Each of the prior 18 Septembers, the Mets sent high-profile representatives to firehouses in downtown Manhattan, a tribute to those who gave their lives on September 11, 2001 as well as a continuation of the Mets’ superb efforts at the outset of the terrorist attack. It felt as organic to the organization as Banner Day once did.
Like everything else, though, this tradition took a hit thanks to the novel coronavirus. So on Tuesday morning, the Mets pivoted and did something that respected both that day’s heroes and COVID-19: Four 2001 Mets – John Franco, Al Leiter, Robin Ventura and Todd Zeile – jumped on a Zoom call with four Fire Department of New York members (as well as the wife of a fifth) who were on site that day.
“I would like to express my thanks to all of you for what you did the days after 9/11 and what you continue to do for our FDNY families,” said Carl Graziano, one of the firefighters on the call. “…When we saw any one of you guys, …we knew you had our back. You took away the feelings and you gave us the extra (motivation) to continue to work at rescue and recover.”
The ‘01 Mets were in Pittsburgh on the day of the attacks and, as Major League Baseball hit the pause button, returned home the next day and went right to work. A large group quickly visited Ground Zero, where, as Ventura put it, “You felt like you were intruding on something.” The positive reactions from the workers convinced them otherwise. Multiple visits to firehouses followed, and Shea Stadium turned into a staging area for relief workers.
“It was very simple for you to go and help, even if you went there to lug some bottles of water and said hello to people working there,” said Leiter, who explained that as a starting pitcher, his schedule on days between starts afforded him particular luxury to spend a half-hour before a game with the relief workers.
We remember and cherish those Mets’ passion for helping in large part because it appeared to come so naturally for them. Fred Wilpon’s dedication to community service long preceded 9/11, and his family’s ongoing commitment to the cause should be appreciated as he works to sell the team to Steve Cohen. Manager Bobby Valentine, a Connecticut guy, dove head-first into everything he did, and with Brooklyn native Franco (the team captain) and New Jersey native Leiter fronting the player leadership, there was no way these guys wouldn’t do everything they could.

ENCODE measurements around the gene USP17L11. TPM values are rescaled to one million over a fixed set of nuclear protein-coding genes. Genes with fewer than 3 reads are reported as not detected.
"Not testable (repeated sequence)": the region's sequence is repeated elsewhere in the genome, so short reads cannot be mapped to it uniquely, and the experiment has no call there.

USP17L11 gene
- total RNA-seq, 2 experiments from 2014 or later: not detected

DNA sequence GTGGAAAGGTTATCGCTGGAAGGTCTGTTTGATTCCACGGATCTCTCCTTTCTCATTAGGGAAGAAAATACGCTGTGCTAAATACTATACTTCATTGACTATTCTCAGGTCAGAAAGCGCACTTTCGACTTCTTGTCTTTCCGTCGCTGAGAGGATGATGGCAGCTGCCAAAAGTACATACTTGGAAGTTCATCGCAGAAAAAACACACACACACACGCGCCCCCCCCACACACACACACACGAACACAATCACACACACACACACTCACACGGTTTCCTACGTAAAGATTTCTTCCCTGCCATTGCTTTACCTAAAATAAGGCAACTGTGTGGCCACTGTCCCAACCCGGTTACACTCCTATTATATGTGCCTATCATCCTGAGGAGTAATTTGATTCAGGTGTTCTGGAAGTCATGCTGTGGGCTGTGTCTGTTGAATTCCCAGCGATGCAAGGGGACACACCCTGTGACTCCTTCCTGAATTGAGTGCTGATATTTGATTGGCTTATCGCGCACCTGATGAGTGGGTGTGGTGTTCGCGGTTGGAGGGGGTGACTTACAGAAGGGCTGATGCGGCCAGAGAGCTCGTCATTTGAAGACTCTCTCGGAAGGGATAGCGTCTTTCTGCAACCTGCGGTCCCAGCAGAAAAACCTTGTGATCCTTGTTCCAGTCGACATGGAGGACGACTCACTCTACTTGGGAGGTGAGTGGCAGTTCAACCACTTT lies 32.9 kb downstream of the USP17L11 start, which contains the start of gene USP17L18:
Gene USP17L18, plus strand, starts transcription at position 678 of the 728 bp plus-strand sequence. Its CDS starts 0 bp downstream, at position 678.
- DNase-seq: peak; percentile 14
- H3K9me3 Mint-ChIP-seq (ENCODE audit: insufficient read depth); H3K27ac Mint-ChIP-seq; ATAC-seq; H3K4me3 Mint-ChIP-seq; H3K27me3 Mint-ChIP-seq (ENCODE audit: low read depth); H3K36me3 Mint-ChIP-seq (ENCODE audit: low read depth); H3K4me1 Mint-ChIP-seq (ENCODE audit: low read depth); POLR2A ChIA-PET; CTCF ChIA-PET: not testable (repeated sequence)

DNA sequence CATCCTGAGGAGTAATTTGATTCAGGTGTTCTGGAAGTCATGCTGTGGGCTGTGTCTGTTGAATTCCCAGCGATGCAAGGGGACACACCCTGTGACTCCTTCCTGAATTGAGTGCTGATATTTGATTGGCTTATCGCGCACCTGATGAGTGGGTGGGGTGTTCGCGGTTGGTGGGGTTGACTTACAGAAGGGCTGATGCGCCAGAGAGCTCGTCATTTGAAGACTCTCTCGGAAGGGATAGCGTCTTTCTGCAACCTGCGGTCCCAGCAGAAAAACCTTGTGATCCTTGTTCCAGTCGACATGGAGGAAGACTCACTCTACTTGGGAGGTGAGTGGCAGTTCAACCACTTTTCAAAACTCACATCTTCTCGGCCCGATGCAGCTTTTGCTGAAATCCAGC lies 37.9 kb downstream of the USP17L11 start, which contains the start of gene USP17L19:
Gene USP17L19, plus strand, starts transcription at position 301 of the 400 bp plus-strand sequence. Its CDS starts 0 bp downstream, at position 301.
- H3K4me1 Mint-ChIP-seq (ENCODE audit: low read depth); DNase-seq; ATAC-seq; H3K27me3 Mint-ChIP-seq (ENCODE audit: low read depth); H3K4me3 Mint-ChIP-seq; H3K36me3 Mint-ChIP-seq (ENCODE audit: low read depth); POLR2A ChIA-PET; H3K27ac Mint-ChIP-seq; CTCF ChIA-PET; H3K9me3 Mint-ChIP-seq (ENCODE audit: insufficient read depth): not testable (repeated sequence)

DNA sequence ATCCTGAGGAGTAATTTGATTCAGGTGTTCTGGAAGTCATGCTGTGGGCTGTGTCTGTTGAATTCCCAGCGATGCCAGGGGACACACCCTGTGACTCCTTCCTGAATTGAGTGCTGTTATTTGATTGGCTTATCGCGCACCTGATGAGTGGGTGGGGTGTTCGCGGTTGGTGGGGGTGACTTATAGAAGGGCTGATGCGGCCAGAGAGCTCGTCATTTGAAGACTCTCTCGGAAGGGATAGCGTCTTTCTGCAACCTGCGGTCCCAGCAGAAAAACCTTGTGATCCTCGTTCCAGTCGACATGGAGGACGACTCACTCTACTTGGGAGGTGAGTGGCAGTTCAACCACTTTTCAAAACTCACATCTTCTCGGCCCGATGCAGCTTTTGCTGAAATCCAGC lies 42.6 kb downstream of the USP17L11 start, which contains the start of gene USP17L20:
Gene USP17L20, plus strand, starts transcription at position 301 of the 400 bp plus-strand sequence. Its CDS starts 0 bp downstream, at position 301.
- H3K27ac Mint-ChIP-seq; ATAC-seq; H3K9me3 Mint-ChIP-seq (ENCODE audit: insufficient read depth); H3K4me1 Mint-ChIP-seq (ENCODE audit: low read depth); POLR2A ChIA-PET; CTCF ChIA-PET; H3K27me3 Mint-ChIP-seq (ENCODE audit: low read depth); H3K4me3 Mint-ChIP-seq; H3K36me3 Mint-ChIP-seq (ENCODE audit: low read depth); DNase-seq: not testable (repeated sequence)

“There wasn’t a guy who said no to anything that we needed to do regarding the 9/11 stuff,” Franco said.
It couldn’t have been a coincidence that the club excelled on the field as well. The legendary “9/21 game,” featuring Mike Piazza’s game-winning homer, marked the Mets’ fourth straight win out of the break – they owned a 71-73 record when the attacks occurred – and they won eight of nine, mounting an improbable playoff run, before hitting a wall.
Firefighter Bill Spade explained how he was the only one of 12 members from his company, Rescue 5, to survive 9/11. Having baseball back, with stories like the Mets’ surge, “it did take our minds off of [it], relieve some of the pressure,” Spade said.
Spade paid tribute to current Met Pete Alonso, who made news last year by arranging for he and his teammates to wear special cleats commemorating 9/11 after MLB forbade them from wearing specific caps.
“Firehouses are a bunch of guys just like a dugout, the locker room. Same thing,” Spade said. “And it means a lot to us to wear the FDNY, Port Authority, NYPD hats [during batting practice].”
(And yes, MLB should for sure let the Mets, or anyone else, wear whatever darn caps they want during games on 9/11).
Zeile played for 11 teams during his 16-year career, including the Mets twice, and he said, “The time between 9/11 and the end of that season was the most impactful, memorable, important time of my career.” Ventura, also a 16-year veteran (with four teams), agreed, “When you look back at your career, you think there’s times in there that affect you the most. That period of time definitely affected me the most.”
David Wright picked up the baton from the ‘01 Mets when it came to visiting firehouses, and Steven Matz followed Wright’s lead. Jay Horwitz, now the team’s vice president of alumni public relations after an epic run as the team’s vice president of media relations, remains the heart and soul of all Mets-related 9/11 matters, including the team’s involvement in Tuesday’s Children.
And you sure hope that Cohen, should he wind up with the team, keeps going with this. It keeps those ‘01 Mets engaged and involved in what they started.
“We’re all wearing glasses now,” Franco said, accurately, of he and his teammates, “but we all still have that closeness. We’ll have that bond of a team that not only did a great job on the field but we did an extraordinary job off the field.”
Thanks as well to the other firefighters who appeared on the call: Jose Cruz and Robert Ostrofsky as well as Wally Blum, who couldn’t attend but was represented by his wife Janine Blum.
This week’s Pop Quiz question came from Joseph Piro of Jersey City: The 1994 baseball film “Angels in the Outfield” features a pair of actors who went on to win the Oscar for Best Actor. Name the two men.
Joel Goldberg, who hosts the pre- and post-game shows for Royals’ telecasts, recently appeared as a guest on my friend Lou Diamond’s podcast, “Thrive Loud.” Worth a listen, for sure.
Your Pop Quiz answer is Adrien Brody and Matthew McCounaghey. If you have a tidbit that connects baseball with popular culture, please send it to me at [email protected]